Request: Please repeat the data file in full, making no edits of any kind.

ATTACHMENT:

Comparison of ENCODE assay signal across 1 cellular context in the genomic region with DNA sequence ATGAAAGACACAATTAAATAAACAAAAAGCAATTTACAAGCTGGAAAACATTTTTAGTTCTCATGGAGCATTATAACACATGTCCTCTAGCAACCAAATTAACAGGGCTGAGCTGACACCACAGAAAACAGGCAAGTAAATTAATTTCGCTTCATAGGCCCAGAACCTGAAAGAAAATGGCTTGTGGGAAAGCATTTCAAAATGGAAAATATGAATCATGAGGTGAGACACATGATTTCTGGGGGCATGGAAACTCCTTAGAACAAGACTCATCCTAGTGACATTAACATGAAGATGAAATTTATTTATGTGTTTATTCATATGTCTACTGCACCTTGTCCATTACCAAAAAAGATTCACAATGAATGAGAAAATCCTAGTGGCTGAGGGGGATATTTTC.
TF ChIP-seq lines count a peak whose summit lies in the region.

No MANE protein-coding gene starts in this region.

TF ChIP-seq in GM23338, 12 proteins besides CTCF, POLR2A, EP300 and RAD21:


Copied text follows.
Comparison of ENCODE assay signal across 1 cellular context in the genomic region with DNA sequence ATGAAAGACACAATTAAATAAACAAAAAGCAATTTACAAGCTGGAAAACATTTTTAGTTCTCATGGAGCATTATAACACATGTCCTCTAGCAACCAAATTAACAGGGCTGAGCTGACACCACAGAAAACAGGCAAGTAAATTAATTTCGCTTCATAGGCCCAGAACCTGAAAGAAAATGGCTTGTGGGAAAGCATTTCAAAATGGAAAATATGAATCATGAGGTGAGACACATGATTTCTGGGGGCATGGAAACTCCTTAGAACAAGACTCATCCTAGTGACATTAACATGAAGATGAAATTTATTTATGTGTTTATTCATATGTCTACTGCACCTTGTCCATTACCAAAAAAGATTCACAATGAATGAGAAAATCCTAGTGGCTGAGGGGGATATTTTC.
TF ChIP-seq lines count a peak whose summit lies in the region.

No MANE protein-coding gene starts in this region.

TF ChIP-seq in GM23338, 12 proteins besides CTCF, POLR2A, EP300 and RAD21: